Work begins this week on a major street improvement campaign throughout North Riverside. The $1.9 million effort is believed to be the largest single road improvement project undertaken in the village at one time.

When complete in roughly three months, the village will have entirely resurfaced or patched about 50 city blocks worth of residential roadway. Areas receiving attention include a majority of the streets east of Desplaines Avenue and north of the Canadian National Railroad tracks; 25th Street between Hainsworth and Desplaines avenues; all of the residential streets in the neighborhood west of Desplaines Avenue between 28th and 31st Streets.

West of First Avenue, the plan is to resurface or patch the entire length of 26th Street/Forestview Avenue as well as 25th Street between 2nd and 5th avenues; and portions of 2nd, 3rd, 5th, 7th, 9th, 11th and 12th avenues. All of 14th and 15th avenues are scheduled for resurfacing.

On Aug. 1, the North Riverside Village Board awarded the pavement construction contract to Hillside-based Orange Crush LLC. The company submitted the lowest of five bids the village received for the work.

Orange Crush’s bid of $1.6 million was approximately 21 percent less than the $2 million the village’s engineering firm estimated for the work. The low bid allowed the village to revise the scope of work somewhat and to add an $18,000 line item for injecting joint sealant into the concrete base of roads being improved to prolong the life of the road bed.

Engineering costs for the street improvement work cost another $200,000, according to Public Works Director Tim Kutt.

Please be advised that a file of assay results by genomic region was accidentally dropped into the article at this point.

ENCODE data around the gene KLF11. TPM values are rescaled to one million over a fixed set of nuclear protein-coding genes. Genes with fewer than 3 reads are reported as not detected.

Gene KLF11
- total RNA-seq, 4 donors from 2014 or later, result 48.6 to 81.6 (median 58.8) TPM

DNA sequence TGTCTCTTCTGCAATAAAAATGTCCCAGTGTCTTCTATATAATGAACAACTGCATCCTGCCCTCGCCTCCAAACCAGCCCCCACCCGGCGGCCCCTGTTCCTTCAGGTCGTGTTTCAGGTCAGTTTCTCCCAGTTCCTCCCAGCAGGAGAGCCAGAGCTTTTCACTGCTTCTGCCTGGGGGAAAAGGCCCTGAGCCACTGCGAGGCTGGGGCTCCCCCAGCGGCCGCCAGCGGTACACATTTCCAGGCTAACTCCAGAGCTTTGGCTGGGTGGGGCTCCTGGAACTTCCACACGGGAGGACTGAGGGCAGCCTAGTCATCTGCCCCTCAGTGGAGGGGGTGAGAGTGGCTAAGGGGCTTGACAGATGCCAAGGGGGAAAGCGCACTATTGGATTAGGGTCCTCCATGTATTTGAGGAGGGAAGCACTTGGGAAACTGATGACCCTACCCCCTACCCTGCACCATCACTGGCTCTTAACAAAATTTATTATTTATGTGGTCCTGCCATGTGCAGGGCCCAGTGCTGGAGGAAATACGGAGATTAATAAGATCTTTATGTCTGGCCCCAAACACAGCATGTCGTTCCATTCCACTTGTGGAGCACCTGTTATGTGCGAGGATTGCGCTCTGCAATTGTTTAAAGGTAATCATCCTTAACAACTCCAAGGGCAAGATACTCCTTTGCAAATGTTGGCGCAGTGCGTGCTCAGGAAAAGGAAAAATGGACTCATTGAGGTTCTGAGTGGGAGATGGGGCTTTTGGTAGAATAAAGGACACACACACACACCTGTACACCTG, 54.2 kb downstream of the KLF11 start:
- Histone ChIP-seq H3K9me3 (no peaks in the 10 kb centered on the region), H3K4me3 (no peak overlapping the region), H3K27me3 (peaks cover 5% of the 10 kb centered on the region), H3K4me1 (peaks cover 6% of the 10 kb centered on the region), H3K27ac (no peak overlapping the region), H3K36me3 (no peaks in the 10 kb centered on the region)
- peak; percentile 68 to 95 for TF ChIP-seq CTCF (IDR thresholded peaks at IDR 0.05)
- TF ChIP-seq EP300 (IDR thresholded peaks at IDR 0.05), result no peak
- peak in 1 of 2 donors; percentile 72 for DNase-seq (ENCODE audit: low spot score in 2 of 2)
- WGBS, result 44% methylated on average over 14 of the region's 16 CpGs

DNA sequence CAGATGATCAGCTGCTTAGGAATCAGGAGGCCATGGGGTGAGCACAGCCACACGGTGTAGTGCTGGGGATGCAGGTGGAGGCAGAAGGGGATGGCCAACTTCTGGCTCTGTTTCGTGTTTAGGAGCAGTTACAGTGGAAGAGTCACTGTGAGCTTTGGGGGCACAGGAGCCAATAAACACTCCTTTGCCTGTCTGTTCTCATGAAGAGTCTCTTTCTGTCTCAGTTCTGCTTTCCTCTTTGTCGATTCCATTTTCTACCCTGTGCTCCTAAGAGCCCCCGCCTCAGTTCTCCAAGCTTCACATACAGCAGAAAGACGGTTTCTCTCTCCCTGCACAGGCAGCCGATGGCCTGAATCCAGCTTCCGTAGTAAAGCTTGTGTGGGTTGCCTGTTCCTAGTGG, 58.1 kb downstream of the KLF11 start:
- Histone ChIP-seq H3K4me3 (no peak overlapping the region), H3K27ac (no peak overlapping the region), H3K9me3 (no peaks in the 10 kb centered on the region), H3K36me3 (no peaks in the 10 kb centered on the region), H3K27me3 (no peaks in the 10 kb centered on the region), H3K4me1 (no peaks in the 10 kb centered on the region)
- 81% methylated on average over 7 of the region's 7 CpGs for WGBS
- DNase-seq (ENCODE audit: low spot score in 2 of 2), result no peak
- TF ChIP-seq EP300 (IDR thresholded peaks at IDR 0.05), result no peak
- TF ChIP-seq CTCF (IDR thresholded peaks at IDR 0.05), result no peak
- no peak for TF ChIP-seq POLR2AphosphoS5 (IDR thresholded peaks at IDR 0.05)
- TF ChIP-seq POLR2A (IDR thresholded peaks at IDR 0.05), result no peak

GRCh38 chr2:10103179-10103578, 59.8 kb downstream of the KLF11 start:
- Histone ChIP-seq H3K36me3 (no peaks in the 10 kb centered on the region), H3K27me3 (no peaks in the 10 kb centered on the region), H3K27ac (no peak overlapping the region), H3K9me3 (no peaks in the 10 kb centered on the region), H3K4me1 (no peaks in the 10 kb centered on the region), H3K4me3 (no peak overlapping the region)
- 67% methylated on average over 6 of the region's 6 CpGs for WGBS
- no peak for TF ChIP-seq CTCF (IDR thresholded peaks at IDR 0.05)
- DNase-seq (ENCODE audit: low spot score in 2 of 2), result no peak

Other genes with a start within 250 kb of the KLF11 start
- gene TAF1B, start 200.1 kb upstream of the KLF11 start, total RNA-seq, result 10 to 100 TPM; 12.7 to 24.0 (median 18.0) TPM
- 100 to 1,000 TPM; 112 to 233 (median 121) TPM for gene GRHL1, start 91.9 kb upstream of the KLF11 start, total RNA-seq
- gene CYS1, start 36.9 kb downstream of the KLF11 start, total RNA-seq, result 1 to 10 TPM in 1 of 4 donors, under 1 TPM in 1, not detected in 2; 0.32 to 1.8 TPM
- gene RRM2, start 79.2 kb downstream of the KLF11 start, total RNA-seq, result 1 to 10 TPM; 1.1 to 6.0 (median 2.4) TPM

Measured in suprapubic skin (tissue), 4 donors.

In addition, a roughly two-block length of 21-inch combined sewer main that runs underneath 14th Avenue will be lined to shore up the pipe and prolong its useful life. That work will cost about $143,000, Kutt said.

Saw cutting work was slated to begin Monday. The plan is to keep streets open to traffic throughout the construction period. However, at times when the road surfaces are bring milled off and replaced, streets will be closed to traffic. Kutt said the village would notify residents to let them know when that work would be completed.

The village plans on issuing up to $3.3 million in alternate revenue bonds this fall to pay for the improvements. A portion of the bond proceeds will also be used to buy new computer software for the village’s finance department and to replace the police department’s air-conditioning unit.

Sales tax revenues would be pledged to pay down the debt service on the bonds, so the bond issue will not result in a property tax increase for residents.

North Riverside hopes to sell the bonds later this fall. 

Boil order issued after water main breaks

A major water main break last week caused North Riverside officials to issue a boil order that lasted for about 38 hours before being given the all-clear by the Illinois Environmental Protection Agency.

The boil order was issued at about 4:30 p.m. on Aug. 16, when the village discovered a large break in the 8-inch water main that runs along Cermak Road at 7th Avenue.

About an hour earlier, North Riverside officials began receiving calls from residents on the west end of town that water pressure had dropped sharply. 

It took more than three hours for public works crews to repair about a 10-foot section of water main along Cermak Road. 

Eastbound Cermak Road was limited to one lane while the repair was being made, making typically heavy rush-hour traffic worse.

Public Works Director Tim Kutt said workers also discovered that the water main break had resulted in a 3- to 5-foot section of sewer line failing in that same area. 

After the water main was repaired, workers repaired the sewer line.

Throughout the process to repair the water main, the village worked to maintain water pressure in the system, Kutt said.

“We were confident the test results would going to be fine,” Kutt said of decision to issue the boil order. “But I’m not going to take a chance. It was a huge break. There was no need to risk people getting sick.”

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